Tip Sheet: Have a ‘Spokescreature’ Give Voice to Your Brand

What do Mrs. Butterworth’s, the Vlasic Stork and the M&M’s characters have in common? They are the beloved faces, voices and personalities behind popular product brands. 

Using a “spokescreature” in place of a human spokesperson to advance and promote a product or service has many built-in benefits. There are, of course, the obvious advantages: Spokescreatures can work 24/7, don’t have agents and are often cute and cuddly. They do not need dressing rooms, demand expensive lunches or display a desire to revise your press releases.

More important, however, are the communications benefits that they bring with them. Spokescreatures have the capacity to transcend the earthly bonds that constrain us mere mortals.

Once popularized, they drift easily into popular culture, appearing in cameo roles on television and in the movies. They become the subject of late-night talk show chatter, popular music refrains and social media conversations. Simply put, the spokescreature is a master communications multitasker.


So, what makes a spokescreature an icon in today’s cluttered media landscape? Successful, iconic brands effectively embrace social media as a way to develop direct relationships with consumers, opening the lines of communication between the customer and the spokescreature. In the pre-Facebook era, brand communication was one-sided; a character would appear in print ads and TV commercials, offering little opportunity for customers to talk back.

Today, the Vlasic Stork is one of many personalities on Twitter and Facebook enjoying everyday interactions with the consumers who are seeking a closer, more personal relationship with the brands they love. (Full disclosure: The Stork, Mrs. Butterworth’s and Lewis the Duck of Homewood Suites get some help from Digital Park, the online and social media division of rbb Public Relations.)


Brand interaction on social media is about building relationships, which is best achieved through genuine engagement and two-way communication. The Stork delivers his classic deadpan humor and commentary on current events, as well as his favorite burger recipes to more than 60,000 Facebook fans and Twitter followers.

On the surface, it may all seem like good fun, but there’s much more to it than that. These conversations can maintain top-of-mind awareness; drive product trial and discovery; and cultivate brand ambassadors.

Here are six rules for communicators who are looking to leverage social media spokes-creatures:

1. Stay true to the brand. The spokescreature is effective when it is intrinsically and positively associated with the brand. He may have his own distinct personality, but is ultimately a representation of the brand and should deliver the brand promise in an authentic and consistent way.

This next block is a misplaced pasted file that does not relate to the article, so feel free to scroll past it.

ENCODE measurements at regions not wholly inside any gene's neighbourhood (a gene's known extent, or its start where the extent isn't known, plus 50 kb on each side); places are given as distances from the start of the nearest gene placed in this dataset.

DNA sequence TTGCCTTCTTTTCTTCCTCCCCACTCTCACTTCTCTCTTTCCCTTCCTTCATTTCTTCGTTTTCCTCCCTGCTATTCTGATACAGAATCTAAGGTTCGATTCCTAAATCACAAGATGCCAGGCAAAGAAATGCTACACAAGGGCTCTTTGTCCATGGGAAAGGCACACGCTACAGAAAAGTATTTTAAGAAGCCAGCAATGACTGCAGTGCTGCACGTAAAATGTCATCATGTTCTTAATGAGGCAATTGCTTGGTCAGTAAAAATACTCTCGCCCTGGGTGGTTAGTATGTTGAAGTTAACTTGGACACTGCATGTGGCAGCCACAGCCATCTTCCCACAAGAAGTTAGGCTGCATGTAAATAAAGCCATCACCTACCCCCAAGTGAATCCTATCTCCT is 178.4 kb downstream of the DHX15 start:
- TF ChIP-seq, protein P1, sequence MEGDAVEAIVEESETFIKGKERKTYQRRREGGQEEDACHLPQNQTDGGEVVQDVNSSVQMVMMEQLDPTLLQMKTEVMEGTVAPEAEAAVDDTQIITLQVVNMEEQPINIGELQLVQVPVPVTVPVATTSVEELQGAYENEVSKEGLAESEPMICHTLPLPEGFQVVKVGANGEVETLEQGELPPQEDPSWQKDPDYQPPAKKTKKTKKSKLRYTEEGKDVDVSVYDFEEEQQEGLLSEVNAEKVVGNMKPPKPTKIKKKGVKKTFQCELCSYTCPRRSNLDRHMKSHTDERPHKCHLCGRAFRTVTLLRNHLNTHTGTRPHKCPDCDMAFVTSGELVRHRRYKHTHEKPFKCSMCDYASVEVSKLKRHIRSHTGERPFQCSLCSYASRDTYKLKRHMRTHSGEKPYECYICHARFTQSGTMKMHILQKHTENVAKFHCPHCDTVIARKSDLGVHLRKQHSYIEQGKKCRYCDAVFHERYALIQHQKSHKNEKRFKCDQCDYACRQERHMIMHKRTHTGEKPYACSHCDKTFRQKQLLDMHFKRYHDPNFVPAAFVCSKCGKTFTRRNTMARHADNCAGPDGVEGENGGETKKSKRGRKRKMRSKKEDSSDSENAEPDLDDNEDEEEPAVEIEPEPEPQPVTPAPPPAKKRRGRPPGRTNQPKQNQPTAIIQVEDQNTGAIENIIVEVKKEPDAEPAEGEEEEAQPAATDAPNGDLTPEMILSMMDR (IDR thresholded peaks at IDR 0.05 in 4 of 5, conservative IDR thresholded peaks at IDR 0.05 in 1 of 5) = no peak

2. Set the tone. The personality profile must be defined from the start. A fully developed character profile will determine the voice, personality and other traits of your character. Ultimately, the profile will guide all of the detail from which the rest of the content will flow.

3. Stay in character. Social media updates and responses should be consistently written in the spokescreature’s point of view, and it should convey his unique personality, in keeping with the archetype and profile. To this end you may want to assign a committee to review ongoing copy against the personality profile. One person can’t do it all, but one writer may be best suited for creating the original content—the way a gifted actor can truly and convincingly embody a fictitious role.

4. Talk back. It can’t just be about delivering messages. Yes, the spokescreature has to deliver the brand and stay in character, and he has to do it while having a dialogue with the fans. This is what makes the social spokescreature special. Fans can have a one-on-one experience with the brand like never before.

5. Stay in sync. The marketing and PR channels need to be integrated. The social media presence of the spokescreature should be in step with the creative direction, Web site, advertising, media messaging, in-store displays, direct communications and every brand/consumer connection.

If managed effectively, social media makes a personal relationship with a brand spokes-creature a reality in a way that was never before possible. PRN


Christine de la Huerta, is VP and team leader of Digital Park, the digital and social media division of rbb Public Relations. She can be reached at christine.delahuerta@rbbpr.com.